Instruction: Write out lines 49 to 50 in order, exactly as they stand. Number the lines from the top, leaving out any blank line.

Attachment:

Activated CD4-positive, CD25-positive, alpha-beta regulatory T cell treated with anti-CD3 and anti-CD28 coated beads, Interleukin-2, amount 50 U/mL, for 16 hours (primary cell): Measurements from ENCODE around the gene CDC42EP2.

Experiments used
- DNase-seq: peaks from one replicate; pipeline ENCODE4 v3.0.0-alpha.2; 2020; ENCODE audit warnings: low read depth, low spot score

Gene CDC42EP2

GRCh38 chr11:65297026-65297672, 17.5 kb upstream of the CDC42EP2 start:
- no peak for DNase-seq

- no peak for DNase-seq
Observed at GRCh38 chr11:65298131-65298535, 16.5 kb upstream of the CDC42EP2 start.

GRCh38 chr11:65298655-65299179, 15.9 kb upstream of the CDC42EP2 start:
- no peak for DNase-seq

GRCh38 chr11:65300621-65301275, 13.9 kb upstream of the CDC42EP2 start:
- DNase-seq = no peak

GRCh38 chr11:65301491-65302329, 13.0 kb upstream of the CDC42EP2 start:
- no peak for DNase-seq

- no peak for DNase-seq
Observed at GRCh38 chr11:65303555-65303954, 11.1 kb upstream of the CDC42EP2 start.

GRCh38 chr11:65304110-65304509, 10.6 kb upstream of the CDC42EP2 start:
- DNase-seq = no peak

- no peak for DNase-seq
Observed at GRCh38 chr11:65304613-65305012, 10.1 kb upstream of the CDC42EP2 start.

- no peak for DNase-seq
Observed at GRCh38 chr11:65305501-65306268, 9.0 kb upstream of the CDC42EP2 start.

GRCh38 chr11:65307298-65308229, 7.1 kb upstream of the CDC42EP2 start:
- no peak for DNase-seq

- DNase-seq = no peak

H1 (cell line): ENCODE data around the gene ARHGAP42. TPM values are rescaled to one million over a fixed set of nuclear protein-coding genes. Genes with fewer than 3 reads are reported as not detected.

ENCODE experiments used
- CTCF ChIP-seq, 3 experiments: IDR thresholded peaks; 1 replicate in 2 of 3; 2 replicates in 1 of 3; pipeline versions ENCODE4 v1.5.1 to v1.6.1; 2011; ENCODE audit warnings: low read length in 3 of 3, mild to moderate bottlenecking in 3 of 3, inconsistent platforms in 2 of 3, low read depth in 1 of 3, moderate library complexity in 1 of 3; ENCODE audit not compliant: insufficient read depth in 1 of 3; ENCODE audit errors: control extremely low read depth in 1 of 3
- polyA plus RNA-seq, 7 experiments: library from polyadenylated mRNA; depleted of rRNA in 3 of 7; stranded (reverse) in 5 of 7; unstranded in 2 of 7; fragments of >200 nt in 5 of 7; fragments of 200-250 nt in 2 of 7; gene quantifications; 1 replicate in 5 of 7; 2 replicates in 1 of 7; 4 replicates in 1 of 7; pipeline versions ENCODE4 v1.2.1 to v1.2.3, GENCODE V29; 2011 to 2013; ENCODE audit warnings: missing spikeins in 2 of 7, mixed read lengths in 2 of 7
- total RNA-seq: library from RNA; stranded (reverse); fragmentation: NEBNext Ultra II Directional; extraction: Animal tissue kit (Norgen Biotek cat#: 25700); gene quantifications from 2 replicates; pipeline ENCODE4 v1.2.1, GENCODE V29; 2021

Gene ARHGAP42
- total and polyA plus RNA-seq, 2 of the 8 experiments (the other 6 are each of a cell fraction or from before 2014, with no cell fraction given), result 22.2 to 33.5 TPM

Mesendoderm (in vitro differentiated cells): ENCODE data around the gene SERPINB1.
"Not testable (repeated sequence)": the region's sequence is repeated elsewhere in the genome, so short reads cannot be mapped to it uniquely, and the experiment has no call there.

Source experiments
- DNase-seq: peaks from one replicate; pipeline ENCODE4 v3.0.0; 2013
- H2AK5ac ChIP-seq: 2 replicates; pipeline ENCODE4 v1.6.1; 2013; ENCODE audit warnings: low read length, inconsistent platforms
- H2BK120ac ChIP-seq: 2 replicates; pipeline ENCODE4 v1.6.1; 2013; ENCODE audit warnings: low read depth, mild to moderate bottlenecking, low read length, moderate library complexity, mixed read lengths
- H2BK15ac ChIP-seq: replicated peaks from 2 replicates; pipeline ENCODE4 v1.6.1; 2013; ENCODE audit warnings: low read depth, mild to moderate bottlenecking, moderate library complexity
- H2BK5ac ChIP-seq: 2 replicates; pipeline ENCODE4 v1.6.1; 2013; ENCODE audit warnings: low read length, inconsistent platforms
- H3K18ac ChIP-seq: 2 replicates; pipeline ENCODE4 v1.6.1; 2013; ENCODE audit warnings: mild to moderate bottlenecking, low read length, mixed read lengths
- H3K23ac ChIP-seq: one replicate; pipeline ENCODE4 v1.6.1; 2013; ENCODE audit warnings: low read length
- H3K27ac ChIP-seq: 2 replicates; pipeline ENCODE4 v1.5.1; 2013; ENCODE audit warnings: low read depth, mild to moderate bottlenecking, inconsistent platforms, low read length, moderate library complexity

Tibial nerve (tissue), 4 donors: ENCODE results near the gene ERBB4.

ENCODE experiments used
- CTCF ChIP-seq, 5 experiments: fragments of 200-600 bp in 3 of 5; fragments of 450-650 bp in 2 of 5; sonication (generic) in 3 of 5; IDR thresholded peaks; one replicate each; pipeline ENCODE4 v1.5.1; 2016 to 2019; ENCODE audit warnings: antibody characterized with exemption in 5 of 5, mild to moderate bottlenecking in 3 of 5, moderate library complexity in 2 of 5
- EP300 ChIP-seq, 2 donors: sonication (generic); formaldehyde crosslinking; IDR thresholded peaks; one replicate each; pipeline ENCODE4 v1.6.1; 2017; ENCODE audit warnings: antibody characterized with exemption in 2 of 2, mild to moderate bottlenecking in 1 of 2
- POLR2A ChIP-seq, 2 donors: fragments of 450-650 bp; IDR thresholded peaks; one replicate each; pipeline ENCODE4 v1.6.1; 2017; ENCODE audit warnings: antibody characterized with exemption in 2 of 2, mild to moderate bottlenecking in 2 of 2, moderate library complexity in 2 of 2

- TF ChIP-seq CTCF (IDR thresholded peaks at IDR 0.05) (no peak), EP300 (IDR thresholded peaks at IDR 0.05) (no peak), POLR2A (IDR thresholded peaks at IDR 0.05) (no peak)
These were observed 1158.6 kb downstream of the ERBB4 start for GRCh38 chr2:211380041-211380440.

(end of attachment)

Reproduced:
- TF ChIP-seq CTCF (IDR thresholded peaks at IDR 0.05) (no peak), EP300 (IDR thresholded peaks at IDR 0.05) (no peak), POLR2A (IDR thresholded peaks at IDR 0.05) (no peak)
These were observed 1158.6 kb downstream of the ERBB4 start for GRCh38 chr2:211380041-211380440.